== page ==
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Original Research |

Prevalence and Localization of Pulmonary Embolism in Unexplained Acute Exacerbations of COPD: A systematic review and meta-analysis

F.E. Aleva, MD, PhD student; L.W.L.M. Voets, Bsc; S.O. Simons, MD, PhD; Q. de Mast, MD, PhD; A.J.A.M. van der Ven, MD, PhD; Y.F. Heijdra, MD, Phd
Author and Funding Information

Summary conflict of interest statements.

None of the authors have any conflicts of interest to disclose.

Funding information.

No funding was received for this project

Notation of prior abstract publication/presentation

This work has not been submitted, nor presented elsewhere.

aDepartment of Respiratory Medicine, Radboud University Medical Center

bDepartment of Internal Medicine, Radboud University Medical Center

Corresponding author information. F.E. Aleva Radboud UMC, Dept. Respiratory Medicine. Geert Grooteplein-Zuid 10 6525 GA, Nijmegen The Netherlands .


Copyright 2016, . All Rights Reserved.


Chest. 2016. doi:10.1016/j.chest.2016.07.034
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Abstract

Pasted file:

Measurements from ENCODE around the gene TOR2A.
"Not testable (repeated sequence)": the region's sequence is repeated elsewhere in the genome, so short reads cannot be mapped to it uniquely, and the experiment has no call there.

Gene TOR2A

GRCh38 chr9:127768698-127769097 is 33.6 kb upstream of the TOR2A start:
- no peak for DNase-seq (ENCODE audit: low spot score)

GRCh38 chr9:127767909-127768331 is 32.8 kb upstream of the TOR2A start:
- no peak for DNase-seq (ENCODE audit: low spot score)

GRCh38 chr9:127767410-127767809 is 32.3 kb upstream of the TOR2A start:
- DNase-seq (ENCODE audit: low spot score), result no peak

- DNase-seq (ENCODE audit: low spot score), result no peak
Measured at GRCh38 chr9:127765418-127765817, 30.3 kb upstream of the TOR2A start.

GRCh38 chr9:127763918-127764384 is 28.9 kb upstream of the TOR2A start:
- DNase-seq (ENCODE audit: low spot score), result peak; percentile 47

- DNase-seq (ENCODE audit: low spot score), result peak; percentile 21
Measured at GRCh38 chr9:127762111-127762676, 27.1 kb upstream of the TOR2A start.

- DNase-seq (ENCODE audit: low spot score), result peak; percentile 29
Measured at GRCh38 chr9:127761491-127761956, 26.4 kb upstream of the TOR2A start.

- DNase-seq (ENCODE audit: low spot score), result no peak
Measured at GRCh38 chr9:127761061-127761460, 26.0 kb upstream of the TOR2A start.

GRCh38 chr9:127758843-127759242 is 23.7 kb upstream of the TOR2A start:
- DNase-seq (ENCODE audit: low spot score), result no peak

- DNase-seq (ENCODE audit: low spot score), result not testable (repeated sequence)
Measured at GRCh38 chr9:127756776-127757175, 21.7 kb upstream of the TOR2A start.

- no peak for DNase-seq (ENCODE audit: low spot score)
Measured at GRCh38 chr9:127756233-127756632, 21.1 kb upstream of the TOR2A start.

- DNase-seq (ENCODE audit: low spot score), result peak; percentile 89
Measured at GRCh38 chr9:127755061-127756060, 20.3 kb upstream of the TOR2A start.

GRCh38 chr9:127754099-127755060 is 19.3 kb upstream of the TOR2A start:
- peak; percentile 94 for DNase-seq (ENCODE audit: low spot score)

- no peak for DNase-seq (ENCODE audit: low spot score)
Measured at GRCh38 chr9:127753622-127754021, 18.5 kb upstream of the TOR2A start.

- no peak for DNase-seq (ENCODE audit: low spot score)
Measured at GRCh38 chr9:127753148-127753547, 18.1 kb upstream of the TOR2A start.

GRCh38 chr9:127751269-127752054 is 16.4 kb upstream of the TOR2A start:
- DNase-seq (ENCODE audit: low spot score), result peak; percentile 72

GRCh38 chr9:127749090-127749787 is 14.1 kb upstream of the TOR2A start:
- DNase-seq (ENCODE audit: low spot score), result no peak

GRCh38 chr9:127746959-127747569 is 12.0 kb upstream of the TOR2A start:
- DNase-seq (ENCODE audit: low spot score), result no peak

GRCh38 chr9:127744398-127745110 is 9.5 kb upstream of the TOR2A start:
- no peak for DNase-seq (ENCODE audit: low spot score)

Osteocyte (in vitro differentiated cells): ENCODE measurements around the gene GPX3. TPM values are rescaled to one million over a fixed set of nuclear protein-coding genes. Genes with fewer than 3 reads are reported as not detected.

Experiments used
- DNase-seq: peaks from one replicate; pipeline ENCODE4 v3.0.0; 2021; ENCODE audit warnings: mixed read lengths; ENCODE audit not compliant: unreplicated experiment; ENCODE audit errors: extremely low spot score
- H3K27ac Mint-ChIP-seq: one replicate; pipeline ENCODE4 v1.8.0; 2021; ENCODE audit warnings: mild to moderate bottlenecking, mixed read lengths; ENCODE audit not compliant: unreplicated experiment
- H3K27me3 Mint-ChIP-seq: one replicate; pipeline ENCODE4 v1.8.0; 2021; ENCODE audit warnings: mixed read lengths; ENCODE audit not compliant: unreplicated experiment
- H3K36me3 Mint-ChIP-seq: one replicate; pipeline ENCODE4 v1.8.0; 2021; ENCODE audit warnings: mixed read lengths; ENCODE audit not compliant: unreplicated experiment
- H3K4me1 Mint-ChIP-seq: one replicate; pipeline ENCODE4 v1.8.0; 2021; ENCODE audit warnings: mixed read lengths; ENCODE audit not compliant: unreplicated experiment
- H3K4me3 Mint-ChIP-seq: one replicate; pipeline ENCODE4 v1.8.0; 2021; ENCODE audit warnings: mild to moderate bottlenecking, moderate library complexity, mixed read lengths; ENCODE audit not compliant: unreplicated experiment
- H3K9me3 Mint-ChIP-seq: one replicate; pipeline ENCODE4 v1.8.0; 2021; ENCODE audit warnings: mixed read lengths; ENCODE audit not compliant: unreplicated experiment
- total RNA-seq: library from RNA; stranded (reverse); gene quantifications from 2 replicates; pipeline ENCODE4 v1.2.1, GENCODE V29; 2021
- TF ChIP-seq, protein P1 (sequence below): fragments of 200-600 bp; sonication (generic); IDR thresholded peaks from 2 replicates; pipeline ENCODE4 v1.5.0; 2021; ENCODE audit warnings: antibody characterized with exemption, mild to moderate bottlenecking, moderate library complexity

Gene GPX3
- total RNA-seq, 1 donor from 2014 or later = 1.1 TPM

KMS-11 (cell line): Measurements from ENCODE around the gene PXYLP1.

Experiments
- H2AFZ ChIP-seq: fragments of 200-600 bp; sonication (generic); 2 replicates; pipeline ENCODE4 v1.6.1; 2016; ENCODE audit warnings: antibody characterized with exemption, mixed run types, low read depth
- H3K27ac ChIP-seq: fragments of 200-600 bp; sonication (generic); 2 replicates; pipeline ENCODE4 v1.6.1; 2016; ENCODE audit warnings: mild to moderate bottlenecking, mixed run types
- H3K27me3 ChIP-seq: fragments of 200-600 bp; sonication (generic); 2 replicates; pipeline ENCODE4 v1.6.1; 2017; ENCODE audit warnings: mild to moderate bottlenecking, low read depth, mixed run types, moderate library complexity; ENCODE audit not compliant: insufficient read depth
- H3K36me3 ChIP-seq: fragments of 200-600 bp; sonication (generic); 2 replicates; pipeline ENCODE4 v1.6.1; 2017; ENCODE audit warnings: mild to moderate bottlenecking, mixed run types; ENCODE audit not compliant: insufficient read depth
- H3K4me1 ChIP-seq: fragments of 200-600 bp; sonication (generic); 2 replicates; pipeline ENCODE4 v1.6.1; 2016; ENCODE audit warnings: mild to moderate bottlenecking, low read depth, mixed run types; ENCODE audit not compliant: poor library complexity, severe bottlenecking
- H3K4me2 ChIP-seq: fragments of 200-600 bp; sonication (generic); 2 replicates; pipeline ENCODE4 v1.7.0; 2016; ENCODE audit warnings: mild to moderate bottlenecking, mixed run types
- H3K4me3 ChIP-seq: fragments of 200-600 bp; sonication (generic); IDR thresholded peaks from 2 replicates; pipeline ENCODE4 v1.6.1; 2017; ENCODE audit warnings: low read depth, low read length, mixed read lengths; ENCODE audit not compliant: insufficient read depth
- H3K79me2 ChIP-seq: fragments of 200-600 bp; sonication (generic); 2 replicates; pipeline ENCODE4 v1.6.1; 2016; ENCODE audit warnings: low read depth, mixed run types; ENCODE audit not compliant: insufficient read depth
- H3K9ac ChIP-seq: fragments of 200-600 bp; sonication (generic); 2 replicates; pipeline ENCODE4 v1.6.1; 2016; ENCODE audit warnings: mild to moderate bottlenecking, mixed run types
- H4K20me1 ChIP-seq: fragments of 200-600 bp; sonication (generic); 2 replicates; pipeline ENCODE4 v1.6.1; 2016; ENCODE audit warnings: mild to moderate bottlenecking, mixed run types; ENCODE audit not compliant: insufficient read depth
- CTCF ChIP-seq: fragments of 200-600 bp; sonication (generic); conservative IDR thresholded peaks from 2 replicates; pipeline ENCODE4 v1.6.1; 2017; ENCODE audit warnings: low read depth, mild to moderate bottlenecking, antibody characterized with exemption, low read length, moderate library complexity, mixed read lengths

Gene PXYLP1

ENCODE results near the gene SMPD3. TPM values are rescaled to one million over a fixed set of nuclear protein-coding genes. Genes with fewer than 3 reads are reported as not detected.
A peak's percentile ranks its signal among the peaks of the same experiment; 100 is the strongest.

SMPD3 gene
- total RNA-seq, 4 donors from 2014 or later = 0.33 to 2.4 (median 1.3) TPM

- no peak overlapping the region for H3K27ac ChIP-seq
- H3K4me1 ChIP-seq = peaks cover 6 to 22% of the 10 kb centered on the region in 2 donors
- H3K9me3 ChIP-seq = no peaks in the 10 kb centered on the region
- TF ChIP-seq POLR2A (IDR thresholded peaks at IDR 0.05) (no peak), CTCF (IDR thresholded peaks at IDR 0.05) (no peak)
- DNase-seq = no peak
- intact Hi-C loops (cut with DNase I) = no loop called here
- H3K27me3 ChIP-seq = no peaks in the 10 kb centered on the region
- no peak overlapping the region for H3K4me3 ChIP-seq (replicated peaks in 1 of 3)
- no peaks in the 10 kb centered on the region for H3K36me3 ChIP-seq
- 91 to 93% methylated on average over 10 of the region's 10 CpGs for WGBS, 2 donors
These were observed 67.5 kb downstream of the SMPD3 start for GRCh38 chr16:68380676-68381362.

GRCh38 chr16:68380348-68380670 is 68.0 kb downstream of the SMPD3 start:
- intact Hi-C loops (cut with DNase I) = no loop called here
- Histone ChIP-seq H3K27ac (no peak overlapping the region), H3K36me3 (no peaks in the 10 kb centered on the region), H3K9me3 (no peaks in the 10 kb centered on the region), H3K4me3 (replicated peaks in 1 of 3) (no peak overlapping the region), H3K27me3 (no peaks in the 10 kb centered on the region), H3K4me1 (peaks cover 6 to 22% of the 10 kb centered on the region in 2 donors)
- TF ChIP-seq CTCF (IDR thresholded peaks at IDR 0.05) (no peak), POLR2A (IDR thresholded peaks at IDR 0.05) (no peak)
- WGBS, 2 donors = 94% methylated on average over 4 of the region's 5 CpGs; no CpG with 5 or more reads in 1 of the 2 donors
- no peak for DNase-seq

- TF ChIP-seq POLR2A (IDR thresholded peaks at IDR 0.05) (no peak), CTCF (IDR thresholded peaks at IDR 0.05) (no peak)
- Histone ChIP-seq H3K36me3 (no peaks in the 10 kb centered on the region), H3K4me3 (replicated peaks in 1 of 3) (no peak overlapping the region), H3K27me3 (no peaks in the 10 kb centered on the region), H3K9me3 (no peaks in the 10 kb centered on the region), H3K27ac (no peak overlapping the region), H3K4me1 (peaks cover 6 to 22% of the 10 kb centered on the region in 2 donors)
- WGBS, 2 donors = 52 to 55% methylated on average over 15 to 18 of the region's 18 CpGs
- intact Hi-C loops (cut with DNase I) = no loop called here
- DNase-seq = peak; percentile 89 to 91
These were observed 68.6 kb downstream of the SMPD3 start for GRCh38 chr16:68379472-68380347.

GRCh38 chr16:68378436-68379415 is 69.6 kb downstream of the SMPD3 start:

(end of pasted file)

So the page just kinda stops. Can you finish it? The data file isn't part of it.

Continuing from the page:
Background  COPD patients encounter episodes of increased inflammation, so-called acute exacerbations of COPD (AE-COPD). In 30% of AE-COPD no clear etiology is found. Since there is a well-known crosstalk between inflammation and thrombosis, the objectives of this study were to determine the prevalence, embolus localization and clinical relevance, and clinical markers of pulmonary embolism (PE) in unexplained AE-COPD.

Methods  A systematic search was performed using MEDLINE and EMBASE platforms from 1974 – October 2015. Prospective- and cross-sectional studies that included patients with an AE-COPD and used pulmonary CT-angiography for diagnosis of PE were included.

Results  The systematic search resulted in 1650 records. Main reports of 22 articles were reviewed and 7 studies were included. The pooled prevalence of PE in unexplained AE-COPD was 16.1% (95% confidence-interval 8.3%-25.8%) in a total of 880 patients. Sixty-eight percent of the emboli found were located in the main pulmonary arteries, lobar arteries or inter-lobar arteries. Mortality and length of hospital admission seem to be increased in patients with unexplained AE-COPD and PE. Pleuritic chest pain and cardiac failure were more frequently reported in patients with unexplained AE-COPD and PE. In contrast, signs of respiratory tract infection was less frequently related to PE.

Conclusions  PE is frequently seen in unexplained AE-COPD. Two-thirds of emboli are found at localizations that have a clear indication for anticoagulant treatment. These findings merit clinical attention. PE should receive increased awareness in patients with unexplained AE-COPD, especially when pleuritic chest pain and signs of cardiac failure are present and no clear infectious origin can be identified.


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